When considering the work of conceptual artist, Sol LeWitt, and executing his work, it’s important to understand the nature of conceptual art and understanding translation and transmission.
To start I’d like to break down the idea of conceptual art.
Conceptual art focuses on ideas behind the work rather than the form or visual components of the art itself. It emphasizes the ideas and concepts over what we simply perceive it to be. From the mid 1960s to 1970s, works were created that completly rejected the standard ideals of art at the time.
Conceptual artists claim that “aesthetics, expression, skill and marketability were all irrelevant standards by which art was usually judged.”
There is a whole lot more to be said of conceptual art that can be found here.
Sol LeWitt’s wall drawings are a great example of conceptual art. The drawings are based on instructions written by LeWitt. These instructions can be carried out by anyone on any wall. Anyone can have a Sol LeWitt drawing in their house. There are hundreds of instructions, here are a few.
The beauty of these instructions is in the interpretation. Any of these instructions could have one or more ways of interpretation, and depending on the way it’s read and the predispositions of the reader and artist, every LeWitt wall drawing is inherently different.
Here is two interpretations of the instructions above.
And this is where LeWitt’s concept becomes clear. The concept in the art here is transmitting and translation.
LeWitt is transmitting his art through written instruction. No diagrams of it’s physical appearance, only the method to creating the appearance. This is in turn translated by the drawer and created based on the understanding of the instructions. LeWitt is transmitting a message that is read and interpreted. As you can see above, the same instructions have been translated differently. LeWitt comments:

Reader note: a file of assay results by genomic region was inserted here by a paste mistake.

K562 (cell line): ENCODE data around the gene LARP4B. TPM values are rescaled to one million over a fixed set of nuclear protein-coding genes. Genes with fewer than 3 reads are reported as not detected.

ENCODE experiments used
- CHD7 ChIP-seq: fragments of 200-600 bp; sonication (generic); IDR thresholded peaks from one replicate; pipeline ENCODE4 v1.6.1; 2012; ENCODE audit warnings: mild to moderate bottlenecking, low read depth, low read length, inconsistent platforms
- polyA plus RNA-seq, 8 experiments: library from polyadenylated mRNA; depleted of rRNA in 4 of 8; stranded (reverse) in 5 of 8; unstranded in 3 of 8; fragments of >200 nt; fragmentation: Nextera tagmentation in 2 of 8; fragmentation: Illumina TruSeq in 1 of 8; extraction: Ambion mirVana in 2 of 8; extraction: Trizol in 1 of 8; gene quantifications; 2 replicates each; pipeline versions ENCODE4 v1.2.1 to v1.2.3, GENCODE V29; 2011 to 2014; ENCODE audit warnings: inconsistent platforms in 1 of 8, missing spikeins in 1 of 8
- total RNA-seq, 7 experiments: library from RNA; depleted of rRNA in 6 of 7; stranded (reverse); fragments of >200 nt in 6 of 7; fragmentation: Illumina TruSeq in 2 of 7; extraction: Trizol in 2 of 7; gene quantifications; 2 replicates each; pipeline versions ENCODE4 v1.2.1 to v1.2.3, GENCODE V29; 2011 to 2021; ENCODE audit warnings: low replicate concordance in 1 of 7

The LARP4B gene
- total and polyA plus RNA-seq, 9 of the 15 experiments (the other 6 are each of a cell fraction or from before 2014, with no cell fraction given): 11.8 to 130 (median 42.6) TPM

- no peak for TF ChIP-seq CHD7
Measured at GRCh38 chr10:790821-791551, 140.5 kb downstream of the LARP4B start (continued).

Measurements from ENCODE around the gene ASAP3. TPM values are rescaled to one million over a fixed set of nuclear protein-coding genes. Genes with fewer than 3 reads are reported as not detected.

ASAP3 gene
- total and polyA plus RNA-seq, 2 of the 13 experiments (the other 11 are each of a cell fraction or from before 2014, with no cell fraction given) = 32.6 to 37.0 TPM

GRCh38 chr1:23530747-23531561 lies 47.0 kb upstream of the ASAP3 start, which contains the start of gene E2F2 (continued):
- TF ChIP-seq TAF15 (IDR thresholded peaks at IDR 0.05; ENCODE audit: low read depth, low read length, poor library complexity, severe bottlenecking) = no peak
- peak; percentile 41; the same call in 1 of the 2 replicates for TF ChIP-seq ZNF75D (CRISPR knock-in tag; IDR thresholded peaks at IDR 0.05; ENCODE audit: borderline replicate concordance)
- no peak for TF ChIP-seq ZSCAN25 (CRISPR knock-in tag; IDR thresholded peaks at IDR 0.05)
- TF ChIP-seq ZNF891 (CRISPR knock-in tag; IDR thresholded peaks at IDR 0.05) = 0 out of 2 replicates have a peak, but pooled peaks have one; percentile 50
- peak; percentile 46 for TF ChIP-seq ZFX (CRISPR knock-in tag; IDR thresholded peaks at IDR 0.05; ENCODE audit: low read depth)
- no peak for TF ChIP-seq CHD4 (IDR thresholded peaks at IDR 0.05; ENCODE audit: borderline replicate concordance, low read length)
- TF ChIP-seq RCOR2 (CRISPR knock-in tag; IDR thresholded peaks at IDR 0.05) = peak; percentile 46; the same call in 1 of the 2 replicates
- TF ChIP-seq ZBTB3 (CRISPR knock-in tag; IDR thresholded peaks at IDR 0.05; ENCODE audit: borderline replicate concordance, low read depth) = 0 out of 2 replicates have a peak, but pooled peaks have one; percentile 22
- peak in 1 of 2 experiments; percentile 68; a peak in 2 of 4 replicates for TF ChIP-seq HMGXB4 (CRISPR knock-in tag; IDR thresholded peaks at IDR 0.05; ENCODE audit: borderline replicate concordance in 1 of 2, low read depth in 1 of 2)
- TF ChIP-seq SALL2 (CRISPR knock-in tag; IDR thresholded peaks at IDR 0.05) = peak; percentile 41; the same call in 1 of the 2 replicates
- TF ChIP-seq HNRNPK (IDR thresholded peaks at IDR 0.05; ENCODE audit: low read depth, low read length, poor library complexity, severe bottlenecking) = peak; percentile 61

“Once it is out of his hand the artist has no control over the way a viewer will perceive the work.”
Sol LeWitt has created not only hundred of instructions but the following artists have created hundreds of variations of them.
And all this is because of Transition and Translation.
LeWitt’s message is transmitted though the written word. Simply his idea materialized in English words. The appearance of the drawing is conceived in his mind and then expressed in words.
But every instruction is the same.
The message is then translated by the reader who interrupts how the instructions should be carried out. The message will be interpreted differently depending on the readers understanding of the words. Essentially, the very small ways which our understandings of language differ, create very clear visual differences.
In terms of Sol LeWitt’s execution of conceptual art his work is a perfect representation of the style. The instructional art is an amazing portrayal of the concept of transition and translation. Every iteration of the artwork is another example of the concept at work. Some of the instructions are intentionally convoluted to create more complex drawings, or simple to be confusing in and of themselves.
The transmitting of the messages are deliberately confusing to add to the difficulty of the translation, creating even more variations of the instructions. Each and every wall drawing is an expression of LeWitt’s concept of transition and translation.
The wall drawings, though the differences in appearance, are an excellent representation of transmitting and translation and how it works in an art medium. LeWitt has captured conceptualism and the concept of both transmitting and translation. All while being redesigned and re-translated over and over. The drawings aren’t confined to a gallery. The message can be interpreted in any house on any wall.
Here Are the Instructions for Sol LeWitt’s 1971 Wall Drawing for the School of the MFA Boston